The primary results also revealed a huge weakness: recent revelations about her activities at the State Department have raised questions about her honesty and trustworthiness. In addition, polling in New Hampshire and elsewhere show a surprising weakness among female Democratic voters, a bloc she will be counting on in the general election, while Sanders did well among another Clinton core group — working class white voters.
But by far the biggest surprise is the popularity and staying power of Donald Trump. He has confounded even the elite of his own Republican Party who have been looking the other way for months as his rhetoric intensified and his poll numbers skyrocketed, all the while thinking that Trump would sink himself with his brash, insulting rhetoric. This has been a big mistake.
The New York billionaire with the sharp tongue and deep pockets for spending his own money on the campaign, has won all the GOP primary contests so far, besting his opponents by huge margins, and dumbfounding his party, the media, political scientists, donors and pollsters.
Primaries are not general elections, in that they usually bring out the loyal and ideological voters of a party to vote, but the breath of Trump’s victories have many worried. In Nevada, for example, Trump won every demographic — Republican men by 24 points, women by 18 points, and a majority of voters who described themselves as very conservative, somewhat conservative or moderate. He got a big draw from Hispanic voters, despite his insults directed to them during the campaign. With the momentum of earlier caucus and primary wins, Trump is looking strong going into the Super Tuesday contests.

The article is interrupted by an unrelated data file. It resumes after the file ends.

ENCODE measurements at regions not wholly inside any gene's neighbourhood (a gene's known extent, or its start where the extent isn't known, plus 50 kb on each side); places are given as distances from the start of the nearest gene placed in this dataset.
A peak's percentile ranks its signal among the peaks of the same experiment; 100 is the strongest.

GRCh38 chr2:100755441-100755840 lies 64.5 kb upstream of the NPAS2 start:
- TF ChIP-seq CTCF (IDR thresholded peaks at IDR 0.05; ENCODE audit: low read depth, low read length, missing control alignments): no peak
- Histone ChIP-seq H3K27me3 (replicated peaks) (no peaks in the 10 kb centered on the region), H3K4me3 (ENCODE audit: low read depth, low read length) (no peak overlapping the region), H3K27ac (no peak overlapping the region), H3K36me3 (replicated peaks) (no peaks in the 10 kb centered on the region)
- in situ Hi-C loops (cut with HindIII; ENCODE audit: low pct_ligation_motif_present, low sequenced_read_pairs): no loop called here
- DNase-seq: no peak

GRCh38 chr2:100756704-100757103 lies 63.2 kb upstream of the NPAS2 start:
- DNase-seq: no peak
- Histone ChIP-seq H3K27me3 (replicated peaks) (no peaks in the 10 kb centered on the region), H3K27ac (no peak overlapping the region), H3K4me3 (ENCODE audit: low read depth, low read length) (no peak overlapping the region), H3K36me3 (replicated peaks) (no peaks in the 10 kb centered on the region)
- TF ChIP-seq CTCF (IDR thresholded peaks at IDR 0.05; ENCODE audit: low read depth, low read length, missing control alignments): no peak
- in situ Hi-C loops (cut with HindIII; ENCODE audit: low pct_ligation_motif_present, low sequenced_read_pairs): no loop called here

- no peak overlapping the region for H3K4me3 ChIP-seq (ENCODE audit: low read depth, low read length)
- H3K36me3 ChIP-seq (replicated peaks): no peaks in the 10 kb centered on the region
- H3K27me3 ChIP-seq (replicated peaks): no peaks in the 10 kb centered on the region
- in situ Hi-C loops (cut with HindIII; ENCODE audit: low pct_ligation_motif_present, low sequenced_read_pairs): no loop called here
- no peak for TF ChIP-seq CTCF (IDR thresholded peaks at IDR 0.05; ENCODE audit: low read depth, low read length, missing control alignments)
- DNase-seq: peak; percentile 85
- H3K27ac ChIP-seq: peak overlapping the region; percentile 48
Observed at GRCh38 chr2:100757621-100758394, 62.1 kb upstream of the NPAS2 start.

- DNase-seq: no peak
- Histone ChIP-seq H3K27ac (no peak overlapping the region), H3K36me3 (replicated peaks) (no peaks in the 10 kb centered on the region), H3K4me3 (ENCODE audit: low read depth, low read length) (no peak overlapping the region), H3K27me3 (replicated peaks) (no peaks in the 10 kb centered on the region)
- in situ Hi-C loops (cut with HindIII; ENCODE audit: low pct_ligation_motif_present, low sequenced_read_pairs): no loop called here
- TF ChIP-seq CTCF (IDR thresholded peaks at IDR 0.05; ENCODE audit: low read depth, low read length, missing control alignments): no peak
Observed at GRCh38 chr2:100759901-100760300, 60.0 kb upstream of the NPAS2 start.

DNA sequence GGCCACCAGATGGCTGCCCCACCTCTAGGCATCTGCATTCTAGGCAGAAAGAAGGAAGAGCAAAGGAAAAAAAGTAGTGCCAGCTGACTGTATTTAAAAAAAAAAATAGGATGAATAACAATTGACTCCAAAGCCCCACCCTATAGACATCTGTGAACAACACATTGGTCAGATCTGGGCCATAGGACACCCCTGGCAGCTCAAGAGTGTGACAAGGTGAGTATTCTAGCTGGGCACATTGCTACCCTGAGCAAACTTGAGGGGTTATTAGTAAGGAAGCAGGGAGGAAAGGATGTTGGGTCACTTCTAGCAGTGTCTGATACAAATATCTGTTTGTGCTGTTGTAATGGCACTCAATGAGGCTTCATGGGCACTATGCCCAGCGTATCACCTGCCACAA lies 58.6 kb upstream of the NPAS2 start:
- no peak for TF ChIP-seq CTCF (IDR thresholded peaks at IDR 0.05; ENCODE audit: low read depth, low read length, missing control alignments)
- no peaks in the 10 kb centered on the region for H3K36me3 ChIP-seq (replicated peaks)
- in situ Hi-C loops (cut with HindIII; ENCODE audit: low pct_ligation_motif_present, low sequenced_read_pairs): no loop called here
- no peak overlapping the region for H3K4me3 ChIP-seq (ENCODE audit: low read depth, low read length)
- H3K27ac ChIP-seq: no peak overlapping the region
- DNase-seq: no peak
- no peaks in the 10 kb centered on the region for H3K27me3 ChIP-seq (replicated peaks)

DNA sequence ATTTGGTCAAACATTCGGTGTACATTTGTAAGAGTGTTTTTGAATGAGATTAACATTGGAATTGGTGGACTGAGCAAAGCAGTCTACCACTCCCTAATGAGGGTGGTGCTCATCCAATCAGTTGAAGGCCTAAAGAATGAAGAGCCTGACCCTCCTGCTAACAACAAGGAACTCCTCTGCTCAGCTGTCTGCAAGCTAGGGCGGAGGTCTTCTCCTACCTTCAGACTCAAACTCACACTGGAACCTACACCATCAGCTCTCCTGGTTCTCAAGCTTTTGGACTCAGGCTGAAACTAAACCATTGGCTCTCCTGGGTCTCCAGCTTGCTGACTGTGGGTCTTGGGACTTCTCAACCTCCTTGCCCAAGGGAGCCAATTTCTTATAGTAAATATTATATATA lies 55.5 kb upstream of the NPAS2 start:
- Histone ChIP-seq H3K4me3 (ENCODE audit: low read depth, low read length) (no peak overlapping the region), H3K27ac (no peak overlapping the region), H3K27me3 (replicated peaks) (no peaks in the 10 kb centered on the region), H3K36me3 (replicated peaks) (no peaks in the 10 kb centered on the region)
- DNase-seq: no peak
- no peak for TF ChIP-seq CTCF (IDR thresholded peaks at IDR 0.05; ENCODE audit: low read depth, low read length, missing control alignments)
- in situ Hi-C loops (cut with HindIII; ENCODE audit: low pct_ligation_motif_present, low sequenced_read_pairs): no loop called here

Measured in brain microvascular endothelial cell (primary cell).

So why is Trump doing so well, given his racist, bellicose and often insulting speech making? He has hit a nerve among an electorate that is fearful about its economic and cultural future, that feels threatened by immigration, that worries that the United States has become weak abroad, and that is bitterly angry at the partisan divisions in Congress and at the ineptitude that they see in the federal government. Further, they say these voters are fed up with eight years of a Democratic president that has enlarged the scope of government through a new national healthcare mandate, has pandered to gay and lesbian rights, and that has not shown any mettle  against the Russians and the Islamic State.
With Trump, they have found what some political observers have coined the « Middle Finger » candidate, someone who flaunts authority, who is not beholden to special interests and who speaks his mind, no matter the consequences. These are the voices that feel that Obama’s economic policies have left them behind, that immigrants are taking their jobs, and that Democrats want to take away their Second Amendment rights to own guns.
Trump’s hubris and narcissism have been his strengths and even his outrageous comments about women, Hispanics and his political rivals have not dampened his appeal. In fact the more outrageous he acts the more his supporters love him because they feel he’s raising issues nobody else will talk about, and he expresses thoughts — loud and screaming clear — that many Americans harbor but won’t express. And although he lives lavishly in a way they could only dream of, his supporters admire his candor, entrepreneurship and wealth (and being on a successful Reality TV show hasn’t hurt).
« I don’t need anyone’s money, » Trump proclaimed unabashedly when he announced his candidacy last year. « I’m using my own money. I’m not using lobbyists. I’m not using donors. I don’t care. I’m really rich. »
Going into Super Tuesday and beyond, the focus — even within his own Republican Party — is on stopping the Trump machine. Many are running scared of what America would be like under Trump’s leadership and he makes due on promises to force US allies to pay their own way and stop freeloading,  erect a wall with Mexico to stop immigration, slap taxes on China, kill terrorists and give Russian President Putin a free hand in the Middle East. This would chart an entirely new course for the country, and while some think it’s just the tonic that’s needed, others worry about the unprecedented and destabilizing hangover it will cause at home and abroad.